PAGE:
... just said) his Majesty the King of Bavaria never came to see the Emperor, that he did not take my hand and inquire first after the health of his Imperial Majesty, then after my own, adding many things which plainly showed his attachment for the Emperor and ...
— The Private Life of Napoleon Bonaparte, Complete • Constant

... made and Marsilly told more plainly wee had no use of him. A little summe of money was given him to returne as he said whither he was to goe in Switzerland. Upon which hee wishing his Maty would renew his alience wth the Cantons hee was answered his Maty would not enter into any comerce with them till they had sent the regicides ...
— The Lock and Key Library/Real Life #2 • Julian Hawthorne

... entrance to the harbour is singularly beautiful; and the surrounding country, though barren, is very bold and picturesque. Passing Poros in the distance, we now entered the Gulf of Egina, the prospect hourly increasing in richness and beauty. The Russian fleet lay at anchor in Poros, and we plainly descried the admiral's flag flying on shore. In the ...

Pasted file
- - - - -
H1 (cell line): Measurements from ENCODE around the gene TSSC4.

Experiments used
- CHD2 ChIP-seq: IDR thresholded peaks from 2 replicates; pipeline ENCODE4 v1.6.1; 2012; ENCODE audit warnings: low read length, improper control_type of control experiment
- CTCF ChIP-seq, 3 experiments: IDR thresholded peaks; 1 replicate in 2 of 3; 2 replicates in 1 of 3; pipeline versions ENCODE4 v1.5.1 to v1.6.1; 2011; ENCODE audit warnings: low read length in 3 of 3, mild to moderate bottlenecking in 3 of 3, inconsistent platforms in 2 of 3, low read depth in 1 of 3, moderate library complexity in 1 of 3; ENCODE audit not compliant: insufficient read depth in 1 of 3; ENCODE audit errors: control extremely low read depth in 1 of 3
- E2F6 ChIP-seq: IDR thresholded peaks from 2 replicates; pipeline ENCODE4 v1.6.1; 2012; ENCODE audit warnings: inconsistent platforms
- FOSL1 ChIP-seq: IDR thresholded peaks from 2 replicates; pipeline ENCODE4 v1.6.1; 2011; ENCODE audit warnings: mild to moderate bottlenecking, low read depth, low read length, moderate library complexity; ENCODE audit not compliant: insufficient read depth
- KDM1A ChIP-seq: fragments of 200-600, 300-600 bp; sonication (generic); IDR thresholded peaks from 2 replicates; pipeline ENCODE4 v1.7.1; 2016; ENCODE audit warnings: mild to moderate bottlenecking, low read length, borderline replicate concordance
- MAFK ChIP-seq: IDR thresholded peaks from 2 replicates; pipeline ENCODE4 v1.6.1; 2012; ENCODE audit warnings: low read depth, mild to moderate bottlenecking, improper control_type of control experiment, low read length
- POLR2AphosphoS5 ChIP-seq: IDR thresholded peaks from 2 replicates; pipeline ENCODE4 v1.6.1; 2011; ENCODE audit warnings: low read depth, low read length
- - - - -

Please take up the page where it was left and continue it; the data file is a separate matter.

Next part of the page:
— Journal of a Visit to Constantinople and Some of the Greek Islands in the Spring and Summer of 1833 • John Auldjo

... the passions of a bitter partisan, hits some of Malthus's rather cloudy argumentation. His successor, Ensor, representing the same view, finds an appropriate topic in the wrongs of Ireland. Irish poverty, he holds, is plainly due not to over-population but to under-government,[444] meaning, we must suppose, misgovernment. But the same cause explains other cases. The 'people are poor and are growing poorer,'[445] and there is no mystery about it. The expense of a court, the waste of the profits and money ...
— The English Utilitarians, Volume II (of 3) - James Mill • Leslie Stephen

... this by pushing out his lips, drawing up his chin, half closing his eyes, and nodding his head in a very contemptuous manner; saying almost as plainly as words could express it—"All gammon, doctor! You needn't try to come over me with that kind ...
— Finger Posts on the Way of Life • T. S. Arthur

... scene, and the sky in the west turned blood-red, and the tops of the houses shone like fire. Jurgis and Ona were not thinking of the sunset, however—their backs were turned to it, and all their thoughts were of Packingtown, which they could see so plainly in the distance. The line of the buildings stood clear-cut and black against the sky; here and there out of the mass rose the great chimneys, with the river of smoke streaming away to the end of the world. It was a study in colors now, this smoke; ...